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Lesson 4 from: Automating your Post-Processing Workflow

Daniel Gregory

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Lesson Info

4. Keywording

Next Lesson: Smart Collections

Lesson Info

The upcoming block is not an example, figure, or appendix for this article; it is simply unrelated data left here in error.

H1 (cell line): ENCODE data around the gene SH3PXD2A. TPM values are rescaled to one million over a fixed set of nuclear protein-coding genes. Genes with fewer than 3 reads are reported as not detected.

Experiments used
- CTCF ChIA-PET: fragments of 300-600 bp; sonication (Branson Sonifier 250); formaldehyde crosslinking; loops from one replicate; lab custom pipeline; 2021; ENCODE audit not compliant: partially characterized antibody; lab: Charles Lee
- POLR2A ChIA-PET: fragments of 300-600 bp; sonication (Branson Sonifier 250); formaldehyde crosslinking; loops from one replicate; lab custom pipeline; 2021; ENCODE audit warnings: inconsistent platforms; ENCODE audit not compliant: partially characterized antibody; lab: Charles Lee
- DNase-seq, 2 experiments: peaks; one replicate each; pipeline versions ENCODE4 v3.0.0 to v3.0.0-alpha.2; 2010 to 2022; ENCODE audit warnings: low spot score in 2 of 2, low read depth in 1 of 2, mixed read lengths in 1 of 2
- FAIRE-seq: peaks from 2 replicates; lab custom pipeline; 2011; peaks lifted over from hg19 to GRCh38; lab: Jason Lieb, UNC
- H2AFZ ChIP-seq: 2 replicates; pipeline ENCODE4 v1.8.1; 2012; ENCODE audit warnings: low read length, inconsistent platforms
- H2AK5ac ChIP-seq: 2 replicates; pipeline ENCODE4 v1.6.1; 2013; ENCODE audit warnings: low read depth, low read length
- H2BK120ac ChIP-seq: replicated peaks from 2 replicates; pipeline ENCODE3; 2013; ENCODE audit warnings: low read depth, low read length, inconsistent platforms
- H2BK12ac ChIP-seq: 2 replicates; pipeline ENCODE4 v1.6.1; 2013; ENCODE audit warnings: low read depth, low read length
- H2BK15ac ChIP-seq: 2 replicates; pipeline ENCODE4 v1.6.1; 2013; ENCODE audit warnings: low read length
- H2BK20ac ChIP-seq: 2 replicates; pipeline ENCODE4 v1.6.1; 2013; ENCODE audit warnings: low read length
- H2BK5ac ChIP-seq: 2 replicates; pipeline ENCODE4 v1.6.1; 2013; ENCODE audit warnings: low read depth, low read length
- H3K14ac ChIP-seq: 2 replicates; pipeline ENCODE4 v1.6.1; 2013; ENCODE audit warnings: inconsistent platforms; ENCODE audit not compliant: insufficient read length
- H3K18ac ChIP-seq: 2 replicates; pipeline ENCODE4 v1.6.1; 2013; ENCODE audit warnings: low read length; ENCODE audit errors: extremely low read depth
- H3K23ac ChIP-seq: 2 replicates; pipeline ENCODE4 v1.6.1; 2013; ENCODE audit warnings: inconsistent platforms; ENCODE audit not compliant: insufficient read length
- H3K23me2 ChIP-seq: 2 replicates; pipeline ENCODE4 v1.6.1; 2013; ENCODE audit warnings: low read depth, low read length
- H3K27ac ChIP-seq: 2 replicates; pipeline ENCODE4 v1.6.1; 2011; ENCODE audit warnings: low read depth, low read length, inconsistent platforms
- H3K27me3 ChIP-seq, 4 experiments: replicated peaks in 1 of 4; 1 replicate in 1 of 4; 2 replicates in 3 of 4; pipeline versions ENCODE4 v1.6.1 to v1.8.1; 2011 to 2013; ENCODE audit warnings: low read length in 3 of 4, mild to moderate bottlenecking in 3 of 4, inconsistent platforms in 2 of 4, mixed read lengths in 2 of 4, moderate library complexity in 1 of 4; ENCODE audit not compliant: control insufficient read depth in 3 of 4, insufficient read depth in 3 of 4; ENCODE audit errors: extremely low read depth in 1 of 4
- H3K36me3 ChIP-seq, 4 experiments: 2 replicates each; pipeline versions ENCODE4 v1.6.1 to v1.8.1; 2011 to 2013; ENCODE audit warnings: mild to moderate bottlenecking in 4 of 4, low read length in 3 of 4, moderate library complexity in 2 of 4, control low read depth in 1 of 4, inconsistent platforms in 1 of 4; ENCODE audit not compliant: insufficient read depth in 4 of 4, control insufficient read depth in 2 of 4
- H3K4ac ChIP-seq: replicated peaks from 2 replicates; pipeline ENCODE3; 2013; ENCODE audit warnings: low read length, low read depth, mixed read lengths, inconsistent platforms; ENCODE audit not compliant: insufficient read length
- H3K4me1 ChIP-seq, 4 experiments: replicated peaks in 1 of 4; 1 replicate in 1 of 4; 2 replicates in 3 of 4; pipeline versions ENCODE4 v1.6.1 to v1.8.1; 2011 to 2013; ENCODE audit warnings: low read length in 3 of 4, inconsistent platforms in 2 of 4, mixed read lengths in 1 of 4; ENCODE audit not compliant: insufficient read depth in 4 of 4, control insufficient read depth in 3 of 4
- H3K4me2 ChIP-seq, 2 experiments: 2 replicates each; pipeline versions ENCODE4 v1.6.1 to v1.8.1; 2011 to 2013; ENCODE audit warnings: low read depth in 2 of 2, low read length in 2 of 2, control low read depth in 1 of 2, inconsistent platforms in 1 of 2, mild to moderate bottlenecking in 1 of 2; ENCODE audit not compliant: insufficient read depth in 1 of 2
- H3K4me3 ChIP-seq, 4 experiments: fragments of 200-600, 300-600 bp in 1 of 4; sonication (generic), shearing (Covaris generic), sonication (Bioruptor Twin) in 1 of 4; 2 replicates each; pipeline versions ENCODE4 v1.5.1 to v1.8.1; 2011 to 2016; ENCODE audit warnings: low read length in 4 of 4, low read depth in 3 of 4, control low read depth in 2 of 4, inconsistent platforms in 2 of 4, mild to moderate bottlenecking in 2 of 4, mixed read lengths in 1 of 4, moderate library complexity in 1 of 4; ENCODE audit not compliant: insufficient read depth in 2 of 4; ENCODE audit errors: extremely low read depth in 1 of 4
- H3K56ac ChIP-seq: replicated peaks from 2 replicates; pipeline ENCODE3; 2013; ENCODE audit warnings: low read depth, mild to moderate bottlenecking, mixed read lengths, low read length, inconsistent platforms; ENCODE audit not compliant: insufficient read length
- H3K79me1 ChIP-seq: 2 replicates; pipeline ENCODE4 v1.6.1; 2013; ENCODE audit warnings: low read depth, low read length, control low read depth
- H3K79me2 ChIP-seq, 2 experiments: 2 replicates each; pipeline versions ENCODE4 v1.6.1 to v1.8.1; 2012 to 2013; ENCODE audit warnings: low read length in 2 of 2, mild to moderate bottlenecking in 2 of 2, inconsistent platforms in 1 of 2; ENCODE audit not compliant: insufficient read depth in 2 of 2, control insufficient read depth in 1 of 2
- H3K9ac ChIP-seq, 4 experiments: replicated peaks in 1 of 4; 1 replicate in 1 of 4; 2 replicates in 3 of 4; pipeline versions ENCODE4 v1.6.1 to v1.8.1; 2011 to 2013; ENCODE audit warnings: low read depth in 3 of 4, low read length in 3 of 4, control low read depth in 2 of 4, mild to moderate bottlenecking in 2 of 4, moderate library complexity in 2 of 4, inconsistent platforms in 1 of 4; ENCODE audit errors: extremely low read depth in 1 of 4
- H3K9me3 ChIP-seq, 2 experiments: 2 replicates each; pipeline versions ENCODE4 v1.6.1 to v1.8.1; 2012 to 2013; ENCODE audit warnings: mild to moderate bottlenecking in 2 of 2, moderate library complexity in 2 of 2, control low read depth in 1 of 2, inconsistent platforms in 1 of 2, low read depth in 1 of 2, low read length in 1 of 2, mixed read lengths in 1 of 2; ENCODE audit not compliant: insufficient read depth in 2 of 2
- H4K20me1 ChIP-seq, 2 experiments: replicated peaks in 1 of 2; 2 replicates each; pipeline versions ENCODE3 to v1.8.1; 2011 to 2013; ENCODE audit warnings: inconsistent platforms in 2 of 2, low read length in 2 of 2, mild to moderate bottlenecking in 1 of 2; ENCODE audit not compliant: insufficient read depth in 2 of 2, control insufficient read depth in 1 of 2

Once I get this information in the metadata, this is where I think light room gets really interesting. I'm gonna come in and activate my library filter. So I missed the backs. Last key. Kind of the fastest way to get that open. The backslash is the one under the delete key, the one that's opposite of going to Google. So these are the things I can search for. So this is one of my absolute favorite parts of light room, and I think it comes out of just like I said, being a workflow nerd so I can come in here and I can search for anything. Any caption contains any of the words all the words doesn't contain certain words. In this case, 2017 there's that image. If I search for license expired 2017 I get that image bag. So I get a really kind of interesting way of coming in and quickly looking for work there. I can also search for other things. Like a search for the file name contained certain data, my good service for certain x e x I f data. But I don't remember all that stuff. I don't remem...